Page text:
SWFC is not only focused on cattle and sheep! In late November, SWFC’s Anna Heaton met up with a new pasture pig group to discuss raising pigs on pasture–and specifically how to make the most of home-grown forage
Anna Heaton visited Horton House Dairy near Devizes, Wiltshire, to meet up with owners, Jonny and Rachel Rider, as well as Ian Boyd and Dale Webb from Whittington Lodge Farm, and Fred Price of Gothelney Farm (all pictured below with Truffle the cow).
Throughout the summer months, the Riders had pigs that were 100% pasture-fed and grazing. When we visited, the dry sows and boars on the farm were still out on a custom plantain, chicory, clover and grass mix, although the weaned pigs and farrowed sows are now in the barn and getting some sprouted grains and lucerne.
The point of this new informal pasture pig group is to occasionally get together and learn from each other’s experiences and develop basic guidance on options for what to grow and what to feed for other farmers who might be considering pasture-based pig production.
As the Riders’ experience shows, it is possible to feed at least some types of pigs at some times of year on 100% grazed pasture and other forages. However, it’s important to ensure that the balance of nutrition – and especially the essential amino acids – is maintained. The aim of the group is therefore to explore ways of maximising forages, rather than try to feed every pig 100% from pasture and forage.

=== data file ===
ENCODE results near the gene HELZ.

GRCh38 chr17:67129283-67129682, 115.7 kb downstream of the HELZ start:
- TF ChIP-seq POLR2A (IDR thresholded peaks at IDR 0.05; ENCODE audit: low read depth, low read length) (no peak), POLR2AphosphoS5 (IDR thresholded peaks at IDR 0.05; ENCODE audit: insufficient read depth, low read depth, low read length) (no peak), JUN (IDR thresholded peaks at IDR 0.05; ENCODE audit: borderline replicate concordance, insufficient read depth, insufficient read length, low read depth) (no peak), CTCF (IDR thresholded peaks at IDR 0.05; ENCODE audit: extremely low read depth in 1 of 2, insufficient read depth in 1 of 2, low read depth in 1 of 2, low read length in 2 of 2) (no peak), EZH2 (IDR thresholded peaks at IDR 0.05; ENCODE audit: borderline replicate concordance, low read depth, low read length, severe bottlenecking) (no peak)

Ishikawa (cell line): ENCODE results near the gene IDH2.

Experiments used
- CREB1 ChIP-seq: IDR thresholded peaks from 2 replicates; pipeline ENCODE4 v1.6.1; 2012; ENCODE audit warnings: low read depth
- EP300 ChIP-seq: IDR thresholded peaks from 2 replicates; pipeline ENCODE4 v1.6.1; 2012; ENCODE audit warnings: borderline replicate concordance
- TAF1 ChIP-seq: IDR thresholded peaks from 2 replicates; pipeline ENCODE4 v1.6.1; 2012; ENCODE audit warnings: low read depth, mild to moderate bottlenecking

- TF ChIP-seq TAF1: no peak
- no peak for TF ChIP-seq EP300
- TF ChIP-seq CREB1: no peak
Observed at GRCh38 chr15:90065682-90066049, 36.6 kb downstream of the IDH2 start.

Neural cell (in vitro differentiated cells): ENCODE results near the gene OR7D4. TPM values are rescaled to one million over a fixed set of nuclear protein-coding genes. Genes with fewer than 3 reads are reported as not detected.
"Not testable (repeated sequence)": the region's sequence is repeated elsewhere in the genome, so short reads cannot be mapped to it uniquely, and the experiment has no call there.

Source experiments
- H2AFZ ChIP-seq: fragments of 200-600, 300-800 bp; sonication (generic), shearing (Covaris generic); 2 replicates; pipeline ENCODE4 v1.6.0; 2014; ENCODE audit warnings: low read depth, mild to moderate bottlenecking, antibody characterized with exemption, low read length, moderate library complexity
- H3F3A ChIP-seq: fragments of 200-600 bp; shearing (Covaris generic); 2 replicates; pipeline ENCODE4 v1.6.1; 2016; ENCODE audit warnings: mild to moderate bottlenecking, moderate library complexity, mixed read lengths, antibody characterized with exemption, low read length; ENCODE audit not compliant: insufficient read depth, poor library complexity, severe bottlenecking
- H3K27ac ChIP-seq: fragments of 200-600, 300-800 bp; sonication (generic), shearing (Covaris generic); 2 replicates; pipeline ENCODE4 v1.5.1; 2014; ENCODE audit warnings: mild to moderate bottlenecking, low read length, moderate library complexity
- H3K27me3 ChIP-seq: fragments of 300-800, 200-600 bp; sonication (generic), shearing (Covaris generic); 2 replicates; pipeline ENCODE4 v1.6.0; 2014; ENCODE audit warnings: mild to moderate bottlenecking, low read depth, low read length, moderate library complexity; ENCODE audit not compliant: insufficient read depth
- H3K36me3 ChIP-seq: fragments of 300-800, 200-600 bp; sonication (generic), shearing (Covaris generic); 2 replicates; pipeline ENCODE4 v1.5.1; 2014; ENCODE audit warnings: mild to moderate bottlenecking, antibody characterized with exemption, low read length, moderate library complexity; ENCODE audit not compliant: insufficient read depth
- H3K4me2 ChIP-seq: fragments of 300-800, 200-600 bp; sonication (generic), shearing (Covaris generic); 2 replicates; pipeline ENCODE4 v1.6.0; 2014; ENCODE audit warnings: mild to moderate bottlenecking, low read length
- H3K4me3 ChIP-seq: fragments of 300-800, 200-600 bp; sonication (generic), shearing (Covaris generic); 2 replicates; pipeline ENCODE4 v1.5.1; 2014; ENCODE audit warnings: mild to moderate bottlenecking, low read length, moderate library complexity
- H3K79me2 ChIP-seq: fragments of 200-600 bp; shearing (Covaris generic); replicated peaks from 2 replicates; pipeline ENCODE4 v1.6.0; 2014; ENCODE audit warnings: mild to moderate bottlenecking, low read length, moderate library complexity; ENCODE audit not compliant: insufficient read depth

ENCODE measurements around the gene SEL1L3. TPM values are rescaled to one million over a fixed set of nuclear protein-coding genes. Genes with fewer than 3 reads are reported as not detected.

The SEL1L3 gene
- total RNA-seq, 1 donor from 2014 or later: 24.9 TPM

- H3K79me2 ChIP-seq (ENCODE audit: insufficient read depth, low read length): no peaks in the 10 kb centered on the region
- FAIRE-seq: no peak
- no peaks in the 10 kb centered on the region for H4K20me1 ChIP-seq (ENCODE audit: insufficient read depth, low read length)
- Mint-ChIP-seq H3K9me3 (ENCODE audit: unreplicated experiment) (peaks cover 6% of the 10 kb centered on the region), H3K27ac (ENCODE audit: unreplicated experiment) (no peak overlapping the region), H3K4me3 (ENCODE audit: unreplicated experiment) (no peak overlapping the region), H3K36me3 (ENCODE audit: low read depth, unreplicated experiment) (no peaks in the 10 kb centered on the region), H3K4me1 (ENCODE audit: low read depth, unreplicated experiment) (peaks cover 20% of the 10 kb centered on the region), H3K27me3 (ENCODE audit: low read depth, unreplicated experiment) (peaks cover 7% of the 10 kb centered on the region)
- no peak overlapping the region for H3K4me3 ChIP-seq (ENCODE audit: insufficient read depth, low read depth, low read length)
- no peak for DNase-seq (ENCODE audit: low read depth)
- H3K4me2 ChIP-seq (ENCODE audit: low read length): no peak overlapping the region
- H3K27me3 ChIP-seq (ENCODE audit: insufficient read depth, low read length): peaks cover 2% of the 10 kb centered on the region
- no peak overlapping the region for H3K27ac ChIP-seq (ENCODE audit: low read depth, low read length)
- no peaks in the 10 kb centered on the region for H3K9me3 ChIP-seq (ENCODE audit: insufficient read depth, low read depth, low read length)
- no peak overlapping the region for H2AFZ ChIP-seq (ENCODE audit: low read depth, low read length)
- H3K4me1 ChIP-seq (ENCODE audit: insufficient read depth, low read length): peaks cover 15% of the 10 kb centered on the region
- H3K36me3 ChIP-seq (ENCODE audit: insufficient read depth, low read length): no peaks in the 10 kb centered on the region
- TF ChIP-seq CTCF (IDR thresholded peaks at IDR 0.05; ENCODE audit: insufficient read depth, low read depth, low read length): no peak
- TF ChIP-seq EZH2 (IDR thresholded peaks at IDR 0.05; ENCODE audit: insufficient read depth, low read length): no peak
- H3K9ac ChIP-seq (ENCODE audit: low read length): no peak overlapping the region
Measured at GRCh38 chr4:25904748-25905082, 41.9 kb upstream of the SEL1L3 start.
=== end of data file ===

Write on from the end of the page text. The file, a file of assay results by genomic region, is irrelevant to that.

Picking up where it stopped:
Overall we think we should be able to achieve an average of 55% of total intake from pasture and forage across all pig types, averaged across the year.
We also want to explore maximising UK-grown feed for the remainder of the ration. Soya is included in pretty much all commercial pig diets, but there has been a lot of work done on maximising the use of peas and beans. For example, Anna was involved in the Green Pig project some years ago, which concluded that peas and beans are a viable homegrown alternative to soyabean meal in pig diets. We’ll take all this into account as we look at what the group can do to make pig diets more sustainable.
Interested in getting involved in the Pasture Pig group — or just finding out more? Get in touch via our Contacts Page.